This article on 1 Corinthians 4:2 is about stewardship and what it means to be a reliable and trustworthy steward.

Source: The Outlook, 1986. 3 pages.

1 Corinthians 4:2 - Faithful Stewards

It is required in stewards, that a man be found faithful.

1 Corinthians 4:2

In the month of November we observe Thanks­giving Day, both in the U.S. and in Canada. In the U.S. it began long ago with our Pilgrim fathers. Abraham Lincoln was the first president to make this a national holiday. It has been the custom ever since. Even though our countries are by no means what they should be, morally and spiritually, we should be thankful that we have governments that set aside such a day.

In this Scripture we read about stewards, and the assumption that stewards should be faithful. The Scriptures often speak of stewards. Eliezer was Abraham's faithful steward. Jacob for a time was steward of his uncle Laban's cattle. Joseph apparent­ly was steward in Potiphar's house. The role also seems to have been familiar in Christ's day. Every household of distinction seems to have had a steward in charge.

A steward generally had to manage the affairs of his master. Usually he was not a slave. He was entrusted with something, often much. Given charge of his master's affairs and business, he often faced the temp­tation to keep things for himself. He was always ac­countable to his master and at times had to give reports of his work and business.

The disciples were stewards of the gospel of our Lord Jesus Christ. Paul says here that he was a steward of the mysteries of God. He had to take scrupulous care of that which was entrusted to him, and give it to others faithfully. This was his instruction from the Lord Jesus Christ.

Christians are also stewards, "managers" of the Lord, of what He has given us. And that is, first of all, the great gifts of salvation, as well as many spiritual and material gifts. Of these, we are to be stewards for the Lord.

A good steward is one who realizes first of all that all he has is of and from the Lord. He has nothing of his own (Psalm 24). The earth is the Lord's and the fulness thereof. Our very life is of the Lord.

Let's consider this in the fall of the year, the thanksgiving season. The crops of the farmer, the wages of the labouring man and all the financial returns of the businessman are of the Lord. We might object to this by saying that we worked for what we received. True, but also the ability to work, to do business, was and is of the Lord. Remember that all you have is of the Lord.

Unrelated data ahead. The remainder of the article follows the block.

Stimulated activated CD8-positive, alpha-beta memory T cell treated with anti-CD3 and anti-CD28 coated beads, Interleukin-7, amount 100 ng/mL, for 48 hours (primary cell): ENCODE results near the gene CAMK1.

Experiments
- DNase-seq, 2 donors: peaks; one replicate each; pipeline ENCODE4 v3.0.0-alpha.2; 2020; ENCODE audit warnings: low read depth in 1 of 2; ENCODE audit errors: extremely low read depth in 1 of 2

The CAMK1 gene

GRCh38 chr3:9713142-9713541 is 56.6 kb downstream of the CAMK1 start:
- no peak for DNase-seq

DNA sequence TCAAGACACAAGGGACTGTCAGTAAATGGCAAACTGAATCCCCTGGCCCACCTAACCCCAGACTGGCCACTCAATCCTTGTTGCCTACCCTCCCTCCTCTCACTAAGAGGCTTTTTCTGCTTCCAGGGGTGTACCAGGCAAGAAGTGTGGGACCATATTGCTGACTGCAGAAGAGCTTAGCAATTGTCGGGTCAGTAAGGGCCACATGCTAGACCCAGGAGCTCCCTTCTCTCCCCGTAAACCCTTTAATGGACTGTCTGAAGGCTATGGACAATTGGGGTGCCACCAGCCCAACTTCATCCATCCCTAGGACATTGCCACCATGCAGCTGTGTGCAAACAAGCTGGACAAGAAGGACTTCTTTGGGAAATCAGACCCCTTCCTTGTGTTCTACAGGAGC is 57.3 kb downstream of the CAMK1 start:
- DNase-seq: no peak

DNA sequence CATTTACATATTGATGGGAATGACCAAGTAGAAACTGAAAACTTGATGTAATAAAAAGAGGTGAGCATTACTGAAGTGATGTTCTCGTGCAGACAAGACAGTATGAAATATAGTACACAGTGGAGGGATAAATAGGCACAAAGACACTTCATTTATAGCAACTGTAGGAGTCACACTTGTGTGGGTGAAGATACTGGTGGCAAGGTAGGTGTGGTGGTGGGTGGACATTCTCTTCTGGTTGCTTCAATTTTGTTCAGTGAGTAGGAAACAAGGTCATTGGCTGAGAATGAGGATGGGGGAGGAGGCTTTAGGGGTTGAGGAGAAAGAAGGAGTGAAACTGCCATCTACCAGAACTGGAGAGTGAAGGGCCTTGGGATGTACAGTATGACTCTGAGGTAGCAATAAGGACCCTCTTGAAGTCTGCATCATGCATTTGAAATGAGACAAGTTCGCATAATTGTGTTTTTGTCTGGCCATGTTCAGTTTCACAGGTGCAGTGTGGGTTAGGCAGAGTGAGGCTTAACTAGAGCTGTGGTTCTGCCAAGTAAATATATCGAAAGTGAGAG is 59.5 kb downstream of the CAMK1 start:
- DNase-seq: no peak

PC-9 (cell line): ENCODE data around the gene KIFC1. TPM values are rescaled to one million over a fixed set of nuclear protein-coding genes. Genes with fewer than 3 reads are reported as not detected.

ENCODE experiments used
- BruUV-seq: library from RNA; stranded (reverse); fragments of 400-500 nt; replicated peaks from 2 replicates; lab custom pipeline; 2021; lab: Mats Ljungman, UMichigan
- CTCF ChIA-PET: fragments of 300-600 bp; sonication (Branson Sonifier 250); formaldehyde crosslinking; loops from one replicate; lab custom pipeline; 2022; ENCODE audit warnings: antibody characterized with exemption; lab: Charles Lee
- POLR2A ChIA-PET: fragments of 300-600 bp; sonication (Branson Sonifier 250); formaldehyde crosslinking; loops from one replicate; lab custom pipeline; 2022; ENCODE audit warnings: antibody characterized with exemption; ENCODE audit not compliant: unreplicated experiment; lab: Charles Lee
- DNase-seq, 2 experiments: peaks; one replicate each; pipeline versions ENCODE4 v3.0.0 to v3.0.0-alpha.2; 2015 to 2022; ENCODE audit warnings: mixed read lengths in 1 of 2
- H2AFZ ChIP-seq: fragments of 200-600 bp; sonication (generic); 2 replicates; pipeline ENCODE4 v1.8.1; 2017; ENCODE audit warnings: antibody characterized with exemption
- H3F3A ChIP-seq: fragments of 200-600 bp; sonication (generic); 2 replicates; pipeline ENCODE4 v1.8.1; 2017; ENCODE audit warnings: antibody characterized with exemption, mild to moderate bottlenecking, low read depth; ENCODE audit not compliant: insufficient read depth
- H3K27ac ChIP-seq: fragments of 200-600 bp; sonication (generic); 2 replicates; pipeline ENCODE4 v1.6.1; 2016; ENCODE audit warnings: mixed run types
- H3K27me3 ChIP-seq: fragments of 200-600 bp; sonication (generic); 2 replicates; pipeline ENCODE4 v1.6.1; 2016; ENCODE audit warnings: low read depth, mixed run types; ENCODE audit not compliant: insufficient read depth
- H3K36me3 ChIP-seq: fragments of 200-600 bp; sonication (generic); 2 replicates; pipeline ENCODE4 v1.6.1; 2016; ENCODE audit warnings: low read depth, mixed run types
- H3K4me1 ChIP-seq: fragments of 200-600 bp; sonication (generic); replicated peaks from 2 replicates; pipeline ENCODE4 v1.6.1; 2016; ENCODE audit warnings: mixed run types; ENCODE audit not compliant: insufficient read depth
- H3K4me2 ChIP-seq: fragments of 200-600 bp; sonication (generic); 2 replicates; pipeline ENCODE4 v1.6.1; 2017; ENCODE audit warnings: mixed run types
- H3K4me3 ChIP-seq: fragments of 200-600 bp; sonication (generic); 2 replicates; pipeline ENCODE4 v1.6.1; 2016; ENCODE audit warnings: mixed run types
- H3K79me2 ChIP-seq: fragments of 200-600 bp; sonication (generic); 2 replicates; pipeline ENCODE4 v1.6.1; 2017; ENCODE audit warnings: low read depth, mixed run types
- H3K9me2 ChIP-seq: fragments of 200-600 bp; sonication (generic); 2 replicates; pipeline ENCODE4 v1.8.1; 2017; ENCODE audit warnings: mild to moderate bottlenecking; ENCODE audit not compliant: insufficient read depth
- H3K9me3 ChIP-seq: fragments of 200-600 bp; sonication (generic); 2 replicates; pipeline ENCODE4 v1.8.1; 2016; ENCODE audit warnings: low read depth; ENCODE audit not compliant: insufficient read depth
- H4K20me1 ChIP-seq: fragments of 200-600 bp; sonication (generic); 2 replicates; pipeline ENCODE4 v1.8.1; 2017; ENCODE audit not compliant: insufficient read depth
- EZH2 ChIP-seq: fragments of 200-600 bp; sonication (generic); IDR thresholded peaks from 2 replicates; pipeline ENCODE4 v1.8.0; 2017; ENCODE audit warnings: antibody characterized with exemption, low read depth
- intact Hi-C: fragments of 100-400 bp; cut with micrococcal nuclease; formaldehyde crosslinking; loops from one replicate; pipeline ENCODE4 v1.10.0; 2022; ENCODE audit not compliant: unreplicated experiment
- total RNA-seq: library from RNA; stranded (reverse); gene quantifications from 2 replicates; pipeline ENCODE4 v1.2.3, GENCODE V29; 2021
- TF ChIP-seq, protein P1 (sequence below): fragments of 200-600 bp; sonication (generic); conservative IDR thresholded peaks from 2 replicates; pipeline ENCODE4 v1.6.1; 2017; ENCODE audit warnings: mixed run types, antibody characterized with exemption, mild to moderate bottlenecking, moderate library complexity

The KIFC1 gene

But we are stewards. All these things were "loaned" to us. This means that they all are also for the Lord, not for ourselves. A good steward in Bible times wouldn't think of taking for himself what belonged to his master.

All of our earthly possessions, money, time, and talents are for the Lord. With them we must serve the Lord, in gratitude for the great salvation given us. That's what the Scripture means when it says that we are the Lord's. He is our Lord and Master.

Paul says to Timothy in another place that the Lord has richly given us all things to enjoy. While we may enjoy the good gifts given us, and have a "good" liv­ing, we must do this responsibly, serving the Lord with what we have and enjoy.

He doesn't want us to be robots, acting mechani­cally in this, but as rational, moral, responsible Chris­tians. He wants us to do this with renewed and lov­ing hearts and minds.

This verse of 1 Corinthians 4 says that stewards must be faithful, trustworthy and reliable. No boss would con­sider "hiring" a man who he knew would not be honest and reliable.

God wants us to be faithful, dependable and always return to Him as He has given to us.

This has to begin in our hearts, thankful to Him and loving Him.

God has given us Himself in the gift of Jesus Christ. And as Christians He has also given us material abun­dance. Have there ever been Christians to whom He has given more than to us? And we are stewards. We must serve Him with it all.

We must do this daily, thanking Him for all His gifts. This implies that we may not murmur or complain, as the Israelites did in the wilderness.